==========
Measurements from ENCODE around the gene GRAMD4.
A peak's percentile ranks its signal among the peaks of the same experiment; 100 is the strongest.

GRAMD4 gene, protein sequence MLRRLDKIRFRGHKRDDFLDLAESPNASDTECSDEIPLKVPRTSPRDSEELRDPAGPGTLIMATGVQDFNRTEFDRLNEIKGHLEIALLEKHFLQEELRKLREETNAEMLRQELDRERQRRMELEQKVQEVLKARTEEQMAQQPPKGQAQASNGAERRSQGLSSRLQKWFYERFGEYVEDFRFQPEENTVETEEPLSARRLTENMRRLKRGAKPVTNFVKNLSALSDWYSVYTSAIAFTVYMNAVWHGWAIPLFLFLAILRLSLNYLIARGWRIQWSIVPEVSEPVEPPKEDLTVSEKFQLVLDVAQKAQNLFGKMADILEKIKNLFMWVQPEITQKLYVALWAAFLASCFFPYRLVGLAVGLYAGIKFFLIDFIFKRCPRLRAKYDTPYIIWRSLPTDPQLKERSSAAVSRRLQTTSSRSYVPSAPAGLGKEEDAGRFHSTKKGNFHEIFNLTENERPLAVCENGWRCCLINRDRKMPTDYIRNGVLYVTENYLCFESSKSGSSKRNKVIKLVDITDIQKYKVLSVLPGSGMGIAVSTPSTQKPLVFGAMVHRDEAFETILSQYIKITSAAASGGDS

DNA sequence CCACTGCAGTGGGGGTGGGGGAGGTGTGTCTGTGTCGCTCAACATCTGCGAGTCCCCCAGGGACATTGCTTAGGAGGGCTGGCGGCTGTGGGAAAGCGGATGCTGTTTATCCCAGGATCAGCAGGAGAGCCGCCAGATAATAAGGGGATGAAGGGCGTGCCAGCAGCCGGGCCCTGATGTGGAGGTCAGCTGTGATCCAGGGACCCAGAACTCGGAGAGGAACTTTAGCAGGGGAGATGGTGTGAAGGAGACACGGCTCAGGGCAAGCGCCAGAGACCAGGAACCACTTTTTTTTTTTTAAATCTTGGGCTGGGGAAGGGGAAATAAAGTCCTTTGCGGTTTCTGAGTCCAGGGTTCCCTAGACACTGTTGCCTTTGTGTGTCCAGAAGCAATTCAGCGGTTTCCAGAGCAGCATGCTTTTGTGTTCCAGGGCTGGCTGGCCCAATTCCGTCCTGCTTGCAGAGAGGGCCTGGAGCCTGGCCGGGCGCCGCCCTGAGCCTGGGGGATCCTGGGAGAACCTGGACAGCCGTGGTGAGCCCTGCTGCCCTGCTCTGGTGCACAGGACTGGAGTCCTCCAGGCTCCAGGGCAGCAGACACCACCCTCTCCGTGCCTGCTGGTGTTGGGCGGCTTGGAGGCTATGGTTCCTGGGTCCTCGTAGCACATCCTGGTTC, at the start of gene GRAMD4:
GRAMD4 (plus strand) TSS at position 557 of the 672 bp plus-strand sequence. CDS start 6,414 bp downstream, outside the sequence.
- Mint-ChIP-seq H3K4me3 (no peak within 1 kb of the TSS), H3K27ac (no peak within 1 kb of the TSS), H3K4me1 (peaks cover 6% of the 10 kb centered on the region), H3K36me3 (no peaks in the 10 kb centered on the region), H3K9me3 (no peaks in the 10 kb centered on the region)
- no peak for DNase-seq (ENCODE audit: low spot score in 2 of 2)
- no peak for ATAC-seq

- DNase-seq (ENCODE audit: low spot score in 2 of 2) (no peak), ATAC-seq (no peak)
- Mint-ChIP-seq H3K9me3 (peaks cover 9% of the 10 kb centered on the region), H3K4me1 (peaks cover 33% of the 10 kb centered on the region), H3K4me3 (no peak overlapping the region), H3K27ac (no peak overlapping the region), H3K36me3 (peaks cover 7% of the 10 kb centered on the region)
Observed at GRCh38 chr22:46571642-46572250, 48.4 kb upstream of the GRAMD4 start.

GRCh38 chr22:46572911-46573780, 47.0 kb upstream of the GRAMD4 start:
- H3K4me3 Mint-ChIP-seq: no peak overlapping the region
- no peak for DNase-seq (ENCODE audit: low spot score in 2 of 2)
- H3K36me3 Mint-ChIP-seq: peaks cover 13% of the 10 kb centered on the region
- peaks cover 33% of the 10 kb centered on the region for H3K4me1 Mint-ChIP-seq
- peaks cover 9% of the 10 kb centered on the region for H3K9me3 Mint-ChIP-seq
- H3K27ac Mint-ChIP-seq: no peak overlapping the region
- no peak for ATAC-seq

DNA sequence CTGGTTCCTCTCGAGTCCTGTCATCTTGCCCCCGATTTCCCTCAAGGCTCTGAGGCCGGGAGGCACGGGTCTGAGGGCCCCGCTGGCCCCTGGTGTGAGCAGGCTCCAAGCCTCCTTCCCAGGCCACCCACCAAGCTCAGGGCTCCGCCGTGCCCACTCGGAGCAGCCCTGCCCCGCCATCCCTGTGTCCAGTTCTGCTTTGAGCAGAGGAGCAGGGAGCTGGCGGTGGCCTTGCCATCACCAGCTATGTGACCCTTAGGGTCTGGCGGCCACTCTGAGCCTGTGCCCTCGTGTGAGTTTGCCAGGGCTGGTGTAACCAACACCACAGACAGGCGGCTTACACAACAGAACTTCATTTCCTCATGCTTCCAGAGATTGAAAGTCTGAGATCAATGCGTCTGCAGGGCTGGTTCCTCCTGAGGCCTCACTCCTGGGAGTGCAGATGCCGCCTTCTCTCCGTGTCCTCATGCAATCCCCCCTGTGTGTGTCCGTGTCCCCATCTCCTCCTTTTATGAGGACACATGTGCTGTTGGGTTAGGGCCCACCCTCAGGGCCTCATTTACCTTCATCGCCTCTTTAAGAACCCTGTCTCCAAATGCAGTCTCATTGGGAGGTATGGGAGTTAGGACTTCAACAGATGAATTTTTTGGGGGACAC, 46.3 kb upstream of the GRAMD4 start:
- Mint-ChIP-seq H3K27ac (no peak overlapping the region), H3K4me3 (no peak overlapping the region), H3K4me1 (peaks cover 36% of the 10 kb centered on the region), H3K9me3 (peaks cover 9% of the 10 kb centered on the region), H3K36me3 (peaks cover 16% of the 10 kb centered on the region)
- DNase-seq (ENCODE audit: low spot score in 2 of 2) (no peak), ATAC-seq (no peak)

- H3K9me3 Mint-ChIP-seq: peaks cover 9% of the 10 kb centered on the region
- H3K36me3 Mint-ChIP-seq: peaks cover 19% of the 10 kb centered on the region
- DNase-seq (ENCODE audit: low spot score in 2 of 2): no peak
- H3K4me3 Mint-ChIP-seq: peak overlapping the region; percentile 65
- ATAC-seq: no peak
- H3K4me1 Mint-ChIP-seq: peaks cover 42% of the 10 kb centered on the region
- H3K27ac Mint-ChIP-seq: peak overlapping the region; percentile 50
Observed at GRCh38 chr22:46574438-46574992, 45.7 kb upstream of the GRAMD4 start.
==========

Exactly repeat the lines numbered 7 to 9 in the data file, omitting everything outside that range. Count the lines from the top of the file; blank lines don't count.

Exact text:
- no peak for DNase-seq (ENCODE audit: low spot score in 2 of 2)
- no peak for ATAC-seq

- DNase-seq (ENCODE audit: low spot score in 2 of 2) (no peak), ATAC-seq (no peak)